Figure 1

Taiki Hakozaki

and 4 more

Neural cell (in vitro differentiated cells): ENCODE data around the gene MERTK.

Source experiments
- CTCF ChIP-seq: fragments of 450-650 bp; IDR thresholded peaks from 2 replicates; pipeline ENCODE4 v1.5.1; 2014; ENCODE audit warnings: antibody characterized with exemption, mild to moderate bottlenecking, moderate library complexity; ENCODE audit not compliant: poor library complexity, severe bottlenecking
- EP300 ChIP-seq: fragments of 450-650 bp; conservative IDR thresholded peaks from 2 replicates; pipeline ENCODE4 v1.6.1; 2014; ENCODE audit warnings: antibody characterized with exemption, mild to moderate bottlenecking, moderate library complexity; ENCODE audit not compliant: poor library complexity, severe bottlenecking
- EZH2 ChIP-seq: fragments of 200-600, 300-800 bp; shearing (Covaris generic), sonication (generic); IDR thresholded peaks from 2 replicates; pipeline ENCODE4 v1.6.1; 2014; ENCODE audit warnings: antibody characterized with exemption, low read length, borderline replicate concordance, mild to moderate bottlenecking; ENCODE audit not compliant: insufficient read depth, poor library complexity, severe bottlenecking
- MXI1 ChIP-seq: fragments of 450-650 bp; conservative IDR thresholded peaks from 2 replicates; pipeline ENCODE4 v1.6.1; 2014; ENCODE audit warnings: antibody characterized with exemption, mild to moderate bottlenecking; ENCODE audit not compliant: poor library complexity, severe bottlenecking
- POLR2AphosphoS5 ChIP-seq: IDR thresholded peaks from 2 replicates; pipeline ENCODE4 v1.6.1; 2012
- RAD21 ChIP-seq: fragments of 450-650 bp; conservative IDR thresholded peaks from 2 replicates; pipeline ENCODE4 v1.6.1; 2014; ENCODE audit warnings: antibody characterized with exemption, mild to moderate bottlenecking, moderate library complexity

Aim: Polypharmacy (PP) is a common problem among the older adults and has a potential effect on health-related problems. However, the significance of PP in older advanced non–small cell lung cancer (NSCLC) patients and those on oral molecular-targeted anticancer agents is unclear. Methods: This retrospective study reviewed the records of 334 advanced NSCLC patients who underwent epidermal growth factor receptor tyrosine kinase inhibitor (EGFR-TKI) treatment. PP was defined as >=5 concomitant medications. Potentially inappropriate medication (PIM) use was measured using the updated screening tool of older people’s prescriptions (STOPP) ver. 2 criteria. We also estimated survival distributions using the Kaplan–Meier method, compared between–group differences using the log-rank test, explored potential predictors of survival using Cox regression, and performed cluster analysis to identify factors affecting multiple-medication use. Results: The PP and PIM use prevalence was 38.4% and 31.9%, respectively. The median overall survival (OS) for PP(+) and PP(–) patients was 19.4 months (95% CI = 14.1–24.8) and 27.3 months (95% CI = 22.6–36.4), respectively (P < 0.001). Multivariate analysis revealed a significant correlation between PP and OS. The frequency of unexpected hospitalization during EGFR-TKI treatment was higher in PP(+) compared to PP(–) patients (49.4% vs. 29.4%; P = 0.0032; OR = 2.34; 95% CI = 1.31–4.23). Conclusion: PP is an independent prognostic factor in older NSCLC patients taking EGFR-TKIs. PP can be used as a simple indicator of such patients’ comorbidities and symptoms or as a predictive marker of unexpected hospitalization during treatment.